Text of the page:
By Ed Mosca

It’s about time that some of the myths being ventilated about education funding get cleared up. So let’s start with three that are particularly relevant to the current legislative effort to define an adequate education by the Court’s July 1, 2007 deadline:

Myth #1: “If the Legislature doesn’t define an adequate education, the Supreme Court will do it for them.” The truth is that for as long as the Legislature and the Governor continue doing the Claremont kowtow, the Court, not the Legislature, will be the branch of government that ultimately sets education policy. This should come as no surprise because the Court said just that in Claremont I. Specifically, it said that it is the Legislature’s task “in the first instance” to define adequacy. In plain English, the Court gave itself the power to rewrite some or all of the definition.

Even a cursory review of the Claremont litigation demonstrates that the contention that the Court will defer to the legislative definition cannot be taken seriously. In response to Claremont I, the State Board of Education wrote a definition of an adequate education. In Claremont II, the Court struck down that definition without ever giving any substantive reasons why the definition wasn’t any good, and then decreed that the definition of an adequate education must be based on seven guidelines taken from a 1989 decision by the Supreme Court of Kentucky. The Legislature then dutifully wrote a definition that parroted the Kentucky case. In Londonderry I, the Court rejected that definition because it did not “allow for an objective determination of costs,” and told the Legislature that they had until July 1, 2007 to write a proper definition or else.

The Court’s jurisprudence makes it clear that it considers any legislative definition of an adequate education merely a rough draft for the Court to edit as it sees fit.

Myth #2: “Defining an adequate education will allow us to finally determine the cost, which will allow us to adequately fund the schools.” What a crock. One cannot look at the components of whatever we decide an adequate education is, and determine their respective costs. It is not like pricing a cheeseburger. With the cheeseburger, one can accurately figure the cost of the patty, the cheese, the bun, the lettuce, the ketchup and mustard, and what you’d need to pay someone to put it together. Try doing that with “proficient in calculus,” “fluent in French” and “knows American history.” It’s impossible.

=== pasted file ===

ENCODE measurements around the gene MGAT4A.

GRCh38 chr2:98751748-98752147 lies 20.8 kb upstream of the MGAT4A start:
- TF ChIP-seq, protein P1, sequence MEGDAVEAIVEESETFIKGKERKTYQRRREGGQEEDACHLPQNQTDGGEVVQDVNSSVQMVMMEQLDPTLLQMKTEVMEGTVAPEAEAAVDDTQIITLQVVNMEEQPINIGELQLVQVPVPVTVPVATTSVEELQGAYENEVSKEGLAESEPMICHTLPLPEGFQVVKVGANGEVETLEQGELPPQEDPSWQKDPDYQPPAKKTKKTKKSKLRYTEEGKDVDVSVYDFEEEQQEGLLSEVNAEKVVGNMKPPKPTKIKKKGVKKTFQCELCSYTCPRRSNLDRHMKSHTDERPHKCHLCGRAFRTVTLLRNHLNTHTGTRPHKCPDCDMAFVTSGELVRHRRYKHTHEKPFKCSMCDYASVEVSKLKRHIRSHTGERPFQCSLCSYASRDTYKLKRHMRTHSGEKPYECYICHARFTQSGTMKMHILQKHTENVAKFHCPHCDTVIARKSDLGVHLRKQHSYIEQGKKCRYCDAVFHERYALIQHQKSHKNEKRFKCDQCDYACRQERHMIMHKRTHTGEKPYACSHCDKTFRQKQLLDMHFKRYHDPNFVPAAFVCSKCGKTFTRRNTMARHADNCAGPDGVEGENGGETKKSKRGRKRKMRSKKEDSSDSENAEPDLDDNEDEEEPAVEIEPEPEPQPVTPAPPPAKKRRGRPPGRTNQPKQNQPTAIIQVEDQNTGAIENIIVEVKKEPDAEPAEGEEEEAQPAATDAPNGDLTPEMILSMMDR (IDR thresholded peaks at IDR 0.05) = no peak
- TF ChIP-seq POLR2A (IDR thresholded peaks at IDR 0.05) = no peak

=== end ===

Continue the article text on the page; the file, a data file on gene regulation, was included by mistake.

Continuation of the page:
What’s more, numerous other variables, besides funding, affect education performance. These include the competence of administrators, the quality of teachers, the talents and motivations of students and the involvement of parents. Because of these variables, the cost of an adequate education necessarily varies not just by school district and not just by school, but by student. As a result, even if one could somehow figure a generic cost of, for example, “proficient in calculus,” one would still need to account for, on a student-by-student basis, the effect of non-financial variables to reliably figure the actual cost.

If adequate funding is the real goal, then give parents vouchers that can be used at any school, private or public. That will get the dollars where they should go.

Myth #3: The purpose of the constitution’s education clause was to make education an entitlement. According to the Court, the purpose of the education clause of the New Hampshire Constitution was that students get career skills: “Mere competence in the basics –reading, writing, and arithmetic– is insufficient in the waning days of the twentieth century to insure that this State’s public school students are fully integrated into the world around them. A broad exposure to the social, economic, scientific, technological, and political realities of today’s society is essential for our students to compete, contribute and flourish in the twenty-first century.”

While the founding generation was high on public education, it wasn’t to prepare students to compete in a global economy against the English and the French. Rather, public education was seen as the best means to preserve the republican governments they had established. The founders believed that a virtuous and enlightened citizenry would be the best check against the tendencies of governments to become corrupt and tyrannical. The irony of the Claremont decisions, then, is that the Court, in the name of effectuating the constitution’s education clause, has engaged in the very sort of governmental overreaching that the State’s founders hoped that public education would thwart.